Findings of new research could help improve carbon capture technology


Swansea University researchers have reported that they have developed ‘a fast, green and one-step’ method for producing porous carbon spheres, which are a vital component for carbon capture technology and for new ways of storing renewable energy.

According to the researchers, this method produces spheres that have good capacity for carbon capture, and it works effectively at a large scale.

Carbon spheres range in size from nanometers to micrometers. Over the past decade they have begun to play an important role in areas such as energy storage and conversion, catalysis, gas adsorption and storage, drug and enzyme delivery, and water treatment.

They are also at the heart of carbon capture technology, which locks up carbon rather than emits it into the atmosphere.

According to the researchers, existing methods of making carbon spheres have drawbacks.

They can be expensive or impractical, or they produce spheres that perform poorly in capturing carbon. Some use biomass, making them more environmentally friendly, but require a chemical to activate them.

The Swansea team, based in the University’s Energy Safety Research Institute, adapted an existing method known as CVD – chemical vapour deposition.

This involves using heat to apply a coating to a material. Using pyromellitic acid as both carbon and oxygen source, they applied the CVD method at different temperatures, from 600–900 °C.

They then studied how efficiently the spheres were capturing CO2 at different pressures and temperatures.

Microscopy images of carbon spheres (Images by University of Swansea)

Findings of the research included:

  • 800 °C was the optimum temperature for forming carbon spheres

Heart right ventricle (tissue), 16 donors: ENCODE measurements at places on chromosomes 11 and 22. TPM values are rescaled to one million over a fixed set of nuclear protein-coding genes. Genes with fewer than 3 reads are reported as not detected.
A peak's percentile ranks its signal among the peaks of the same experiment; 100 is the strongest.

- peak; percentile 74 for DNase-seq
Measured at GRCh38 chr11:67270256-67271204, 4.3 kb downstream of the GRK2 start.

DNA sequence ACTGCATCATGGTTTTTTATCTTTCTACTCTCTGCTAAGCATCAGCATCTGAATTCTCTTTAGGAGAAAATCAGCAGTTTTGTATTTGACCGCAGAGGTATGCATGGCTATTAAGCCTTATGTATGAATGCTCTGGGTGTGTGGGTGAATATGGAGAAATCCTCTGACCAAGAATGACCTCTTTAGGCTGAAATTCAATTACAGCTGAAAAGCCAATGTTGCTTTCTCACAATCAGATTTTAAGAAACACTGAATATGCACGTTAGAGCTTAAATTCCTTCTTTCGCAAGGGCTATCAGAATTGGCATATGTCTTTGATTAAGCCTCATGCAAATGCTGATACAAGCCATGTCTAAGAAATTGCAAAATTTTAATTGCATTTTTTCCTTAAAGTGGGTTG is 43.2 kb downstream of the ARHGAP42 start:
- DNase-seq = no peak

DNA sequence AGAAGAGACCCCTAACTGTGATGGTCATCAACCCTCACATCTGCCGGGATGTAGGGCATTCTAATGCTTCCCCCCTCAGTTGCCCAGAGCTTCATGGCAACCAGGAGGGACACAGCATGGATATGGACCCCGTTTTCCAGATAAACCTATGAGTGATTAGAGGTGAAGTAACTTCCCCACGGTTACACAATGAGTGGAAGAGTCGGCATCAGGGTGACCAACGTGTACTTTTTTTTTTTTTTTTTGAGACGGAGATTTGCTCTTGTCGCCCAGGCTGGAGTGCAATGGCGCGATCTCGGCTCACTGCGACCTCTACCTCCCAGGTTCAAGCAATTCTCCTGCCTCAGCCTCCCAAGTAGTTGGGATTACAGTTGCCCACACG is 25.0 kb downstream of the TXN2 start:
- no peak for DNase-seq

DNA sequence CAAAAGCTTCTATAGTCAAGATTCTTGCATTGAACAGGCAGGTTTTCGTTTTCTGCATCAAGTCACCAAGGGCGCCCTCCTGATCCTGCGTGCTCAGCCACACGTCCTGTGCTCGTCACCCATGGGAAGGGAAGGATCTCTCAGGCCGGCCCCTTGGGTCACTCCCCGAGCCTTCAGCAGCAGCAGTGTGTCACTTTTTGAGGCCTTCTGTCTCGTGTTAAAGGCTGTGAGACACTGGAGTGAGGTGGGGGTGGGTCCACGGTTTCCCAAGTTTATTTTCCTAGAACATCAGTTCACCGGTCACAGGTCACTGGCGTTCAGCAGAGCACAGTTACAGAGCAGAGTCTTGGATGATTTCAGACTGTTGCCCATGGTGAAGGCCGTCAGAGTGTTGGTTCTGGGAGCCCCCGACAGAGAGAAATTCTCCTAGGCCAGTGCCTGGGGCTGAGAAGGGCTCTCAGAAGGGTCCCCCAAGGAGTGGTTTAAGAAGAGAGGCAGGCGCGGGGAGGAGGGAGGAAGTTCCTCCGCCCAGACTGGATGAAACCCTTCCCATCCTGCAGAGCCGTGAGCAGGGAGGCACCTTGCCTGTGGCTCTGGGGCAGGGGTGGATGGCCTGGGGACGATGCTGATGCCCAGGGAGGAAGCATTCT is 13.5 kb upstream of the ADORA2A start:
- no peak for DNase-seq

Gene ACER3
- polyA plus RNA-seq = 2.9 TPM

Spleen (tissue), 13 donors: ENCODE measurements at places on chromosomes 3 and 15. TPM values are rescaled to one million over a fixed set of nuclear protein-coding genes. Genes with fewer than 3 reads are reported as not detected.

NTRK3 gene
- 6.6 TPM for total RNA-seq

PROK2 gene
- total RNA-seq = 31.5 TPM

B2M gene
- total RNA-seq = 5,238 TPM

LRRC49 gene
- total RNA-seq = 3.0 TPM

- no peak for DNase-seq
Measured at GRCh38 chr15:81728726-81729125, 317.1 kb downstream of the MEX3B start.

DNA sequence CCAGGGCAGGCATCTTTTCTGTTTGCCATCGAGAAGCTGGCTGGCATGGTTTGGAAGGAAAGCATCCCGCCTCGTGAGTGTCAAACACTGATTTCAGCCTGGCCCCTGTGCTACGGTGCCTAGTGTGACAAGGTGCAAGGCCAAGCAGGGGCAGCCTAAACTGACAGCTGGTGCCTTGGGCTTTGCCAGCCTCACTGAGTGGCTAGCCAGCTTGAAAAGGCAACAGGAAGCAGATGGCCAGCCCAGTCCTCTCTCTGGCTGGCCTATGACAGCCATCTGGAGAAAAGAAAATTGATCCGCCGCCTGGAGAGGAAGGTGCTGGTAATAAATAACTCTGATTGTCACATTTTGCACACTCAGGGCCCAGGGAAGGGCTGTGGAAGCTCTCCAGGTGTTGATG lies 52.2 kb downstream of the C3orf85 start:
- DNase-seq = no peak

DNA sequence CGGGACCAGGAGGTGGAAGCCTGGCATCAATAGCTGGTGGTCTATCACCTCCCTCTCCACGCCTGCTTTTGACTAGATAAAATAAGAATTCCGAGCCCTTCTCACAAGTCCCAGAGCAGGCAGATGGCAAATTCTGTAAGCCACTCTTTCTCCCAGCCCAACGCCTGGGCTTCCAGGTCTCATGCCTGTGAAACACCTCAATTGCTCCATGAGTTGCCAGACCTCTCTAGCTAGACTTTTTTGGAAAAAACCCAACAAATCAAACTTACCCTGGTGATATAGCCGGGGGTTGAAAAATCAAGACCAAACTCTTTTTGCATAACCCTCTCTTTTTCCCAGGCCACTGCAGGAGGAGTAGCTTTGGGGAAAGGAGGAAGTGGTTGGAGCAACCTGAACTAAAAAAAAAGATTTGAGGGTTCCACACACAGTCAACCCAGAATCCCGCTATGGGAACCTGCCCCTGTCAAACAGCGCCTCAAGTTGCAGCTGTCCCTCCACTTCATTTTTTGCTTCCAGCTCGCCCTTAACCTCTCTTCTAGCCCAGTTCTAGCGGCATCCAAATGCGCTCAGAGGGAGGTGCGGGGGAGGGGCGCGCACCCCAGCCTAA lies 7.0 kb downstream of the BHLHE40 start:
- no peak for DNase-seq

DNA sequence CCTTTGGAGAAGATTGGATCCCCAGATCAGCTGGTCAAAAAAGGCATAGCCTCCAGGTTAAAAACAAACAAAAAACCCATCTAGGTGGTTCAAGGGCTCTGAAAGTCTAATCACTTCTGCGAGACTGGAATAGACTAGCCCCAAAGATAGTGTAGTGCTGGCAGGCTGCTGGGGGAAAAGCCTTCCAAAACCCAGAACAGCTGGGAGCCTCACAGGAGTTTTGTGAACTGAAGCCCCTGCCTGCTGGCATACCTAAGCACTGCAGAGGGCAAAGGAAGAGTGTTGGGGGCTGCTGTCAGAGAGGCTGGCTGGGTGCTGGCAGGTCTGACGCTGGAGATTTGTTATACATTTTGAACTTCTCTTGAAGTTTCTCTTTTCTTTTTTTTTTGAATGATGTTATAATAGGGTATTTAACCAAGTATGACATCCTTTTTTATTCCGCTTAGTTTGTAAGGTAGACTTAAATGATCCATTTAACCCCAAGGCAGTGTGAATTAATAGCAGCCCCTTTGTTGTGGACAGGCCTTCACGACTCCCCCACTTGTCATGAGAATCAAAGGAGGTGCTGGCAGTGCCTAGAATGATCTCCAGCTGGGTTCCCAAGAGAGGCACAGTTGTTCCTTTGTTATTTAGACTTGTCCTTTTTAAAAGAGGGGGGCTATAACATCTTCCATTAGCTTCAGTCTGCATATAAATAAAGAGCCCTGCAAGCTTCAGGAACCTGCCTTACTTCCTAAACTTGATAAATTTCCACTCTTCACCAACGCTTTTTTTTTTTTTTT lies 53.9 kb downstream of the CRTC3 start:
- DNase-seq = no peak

• The ultramicropores in the spheres that were produced gave them a high carbon capture capacity at both atmospheric and lower pressures
  • Specific surface area and total pore volume were influenced by the deposition temperature, leading to an appreciable change in overall carbon dioxide capture capacity
  • At atmospheric pressure the highest CO2 adsorption capacities, measured in millimolars per gram, for the best carbon spheres, were around 4.0 at 0 °C and 2.9 at 25 °C.

According to the research team, this approach brings ‘several advantages’ over existing methods of producing carbon spheres, as it is alkali-free and doesn’t need a catalyst to trigger the shaping of the spheres, uses ‘a cheap and safe feedstock’ which is readily available in the market and doesn’t need solvents to purify the material.

Dr Saeid Khodabakhshi of the Energy Safety Research Institute at Swansea University, who led the research, commented on the findings: “Carbon spheres are fast becoming vital products for a green and sustainable future. Our research shows a green and sustainable way of making them.

“We demonstrated a safe, clean and rapid way of producing the spheres. Crucially, the micropores in our spheres means they perform very well in capturing carbon.

“Unlike other CVD methods, our procedure can produce spheres at large scale without relying on hazardous gas and liquid feedstocks.

“Carbon spheres are also being examined for potential use in batteries and supercapacitors.

“So in time, they could become essential to renewable energy storage, just as they already are for carbon capture.”

The research, Facile and environmentally friendly synthesis of ultramicroporous carbon spheres: A significant improvement in CVD method, has been published in the Carbon journal.

This research was first reported by the University of Swansea website.